Readers may not be so sanguine in the wake of this flashy but superficial tour.

READ REVIEW

MY MAGIC KITE

A TRIP IN THE USA

From the Mom, It's Me! series

Interactive features solidly trump art, writing and factual accuracy in this quick but far from slick aerial travelogue.

Having selected a generic Caucasian boy’s or girl’s body and (optionally) personalized it with a portrait photo, readers are invited to grab hold of a magic kite and fly over eight U.S. cities (viewable in sequence or selected from a map). In keeping with the DIY characterization, readers can even add self-recorded comments to the (also optional) audio narrative. The leaden verse is nothing to write home about: “They eat Jambalayas here and have the famous Mardi Gras parade. / But you’ll have to be a bit older to watch it, I’m afraid.” Each cartoon flyover scene can be zoomed past the point of pixilation and features both a jumble of recognizable landmarks and several touch-activated effects. President Obama introduces himself in front of the White House, a boy—inexplicably—dances atop the Statue of Liberty and an outsized orca leaps in Orlando. After being blithely misinformed that rockets take off into space from Houston, Space Needle elevators fall faster than raindrops and that sharks prevented any escape from Alcatraz, the traveler ends his or her journey back “Home” (a draggable icon on the map) eager for further outings.

Readers may not be so sanguine in the wake of this flashy but superficial tour. (iPad informational app. 6-9)

Pub Date: May 6, 2011

ISBN: N/A

Page Count: -

Publisher: My Digital Photo Story

Review Posted Online: Sept. 4, 2011

Kirkus Reviews Issue: Oct. 1, 2011

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What a wag.

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DOG MAN

What do you get from sewing the head of a smart dog onto the body of a tough police officer? A new superhero from the incorrigible creator of Captain Underpants.

Finding a stack of old Dog Man comics that got them in trouble back in first grade, George and Harold decide to craft a set of new(ish) adventures with (more or less) improved art and spelling. These begin with an origin tale (“A Hero Is Unleashed”), go on to a fiendish attempt to replace the chief of police with a “Robo Chief” and then a temporarily successful scheme to make everyone stupid by erasing all the words from every book (“Book ’Em, Dog Man”), and finish off with a sort of attempted alien invasion evocatively titled “Weenie Wars: The Franks Awaken.” In each, Dog Man squares off against baddies (including superinventor/archnemesis Petey the cat) and saves the day with a clever notion. With occasional pauses for Flip-O-Rama featurettes, the tales are all framed in brightly colored sequential panels with hand-lettered dialogue (“How do you feel, old friend?” “Ruff!”) and narrative. The figures are studiously diverse, with police officers of both genders on view and George, the chief, and several other members of the supporting cast colored in various shades of brown. Pilkey closes as customary with drawing exercises, plus a promise that the canine crusader will be further unleashed in a sequel.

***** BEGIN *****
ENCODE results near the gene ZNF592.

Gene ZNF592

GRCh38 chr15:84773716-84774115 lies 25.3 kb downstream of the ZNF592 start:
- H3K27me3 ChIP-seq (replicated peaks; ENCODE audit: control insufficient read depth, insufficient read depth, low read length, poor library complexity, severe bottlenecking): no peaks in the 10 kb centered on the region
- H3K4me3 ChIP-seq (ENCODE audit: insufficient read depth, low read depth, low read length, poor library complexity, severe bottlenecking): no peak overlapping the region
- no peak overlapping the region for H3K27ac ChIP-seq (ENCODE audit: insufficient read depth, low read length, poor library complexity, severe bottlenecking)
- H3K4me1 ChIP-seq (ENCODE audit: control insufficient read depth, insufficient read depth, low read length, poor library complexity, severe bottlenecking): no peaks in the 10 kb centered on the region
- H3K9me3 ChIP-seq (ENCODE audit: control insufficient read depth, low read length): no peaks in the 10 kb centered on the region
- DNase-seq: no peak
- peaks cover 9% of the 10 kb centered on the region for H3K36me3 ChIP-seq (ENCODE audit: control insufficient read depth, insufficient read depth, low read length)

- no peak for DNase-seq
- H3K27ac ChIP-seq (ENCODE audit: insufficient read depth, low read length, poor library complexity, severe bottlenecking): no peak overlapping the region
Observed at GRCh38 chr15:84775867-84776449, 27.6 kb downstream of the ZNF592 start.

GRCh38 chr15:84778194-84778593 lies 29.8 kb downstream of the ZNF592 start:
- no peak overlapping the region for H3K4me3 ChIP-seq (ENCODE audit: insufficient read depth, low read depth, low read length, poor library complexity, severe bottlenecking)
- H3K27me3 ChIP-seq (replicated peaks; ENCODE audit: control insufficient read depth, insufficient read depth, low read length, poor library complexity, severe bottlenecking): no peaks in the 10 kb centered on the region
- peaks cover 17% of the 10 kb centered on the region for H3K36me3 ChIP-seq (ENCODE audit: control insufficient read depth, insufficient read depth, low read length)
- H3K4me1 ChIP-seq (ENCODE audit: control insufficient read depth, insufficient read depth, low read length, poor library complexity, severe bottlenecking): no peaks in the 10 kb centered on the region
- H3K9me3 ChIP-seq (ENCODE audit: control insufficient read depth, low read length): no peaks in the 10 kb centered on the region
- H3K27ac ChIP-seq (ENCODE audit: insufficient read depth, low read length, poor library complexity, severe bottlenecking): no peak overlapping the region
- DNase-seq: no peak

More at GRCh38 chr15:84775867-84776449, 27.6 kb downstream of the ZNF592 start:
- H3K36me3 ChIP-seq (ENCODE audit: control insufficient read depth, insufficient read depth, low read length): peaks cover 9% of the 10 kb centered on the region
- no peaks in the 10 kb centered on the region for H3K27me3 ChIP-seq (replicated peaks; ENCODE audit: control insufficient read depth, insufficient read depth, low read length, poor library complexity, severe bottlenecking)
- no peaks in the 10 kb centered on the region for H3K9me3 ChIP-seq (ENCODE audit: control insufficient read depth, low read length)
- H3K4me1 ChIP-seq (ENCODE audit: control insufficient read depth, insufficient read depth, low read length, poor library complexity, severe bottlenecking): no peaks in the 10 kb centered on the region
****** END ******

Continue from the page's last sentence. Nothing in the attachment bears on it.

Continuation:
What a wag. (Graphic fantasy. 7-9)

Pub Date: Aug. 30, 2016

ISBN: 978-0-545-58160-8

Page Count: 240

Publisher: Graphix/Scholastic

Review Posted Online: June 1, 2016

Kirkus Reviews Issue: June 15, 2016

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The buoyant uplift seems a bit pre-packaged but spot-on nonetheless.

THE WORLD NEEDS MORE PURPLE PEOPLE

A monohued tally of positive character traits.

Purple is a “magic color,” affirm the authors (both actors, though Hart’s name recognition is nowhere near the level of Bell’s), and “purple people” are the sort who ask questions, laugh wholeheartedly, work hard, freely voice feelings and opinions, help those who might “lose” their own voices in the face of unkindness, and, in sum, can “JUST BE (the real) YOU.” Unlike the obsessive protagonist of Victoria Kann’s Pinkalicious franchise, being a purple person has “nothing to do with what you look like”—a point that Wiseman underscores with scenes of exuberantly posed cartoon figures (including versions of the authors) in casual North American attire but sporting a wide range of ages, skin hues, and body types. A crowded playground at the close (no social distancing here) displays all this wholesome behavior in action. Plenty of purple highlights, plus a plethora of broad smiles and wide-open mouths, crank up the visual energy—and if the earnest overall tone doesn’t snag the attention of young audiences, a grossly literal view of the young narrator and a grandparent “snot-out-our-nose laughing” should do the trick. (This book was reviewed digitally with 10.4-by-20.6-inch double-page spreads viewed at 22.2% of actual size.)

The buoyant uplift seems a bit pre-packaged but spot-on nonetheless. (Picture book. 6-8)

Pub Date: June 2, 2020

ISBN: 978-0-593-12196-2

Page Count: 40

Publisher: Random House

Review Posted Online: June 3, 2020

Kirkus Reviews Issue: June 15, 2020

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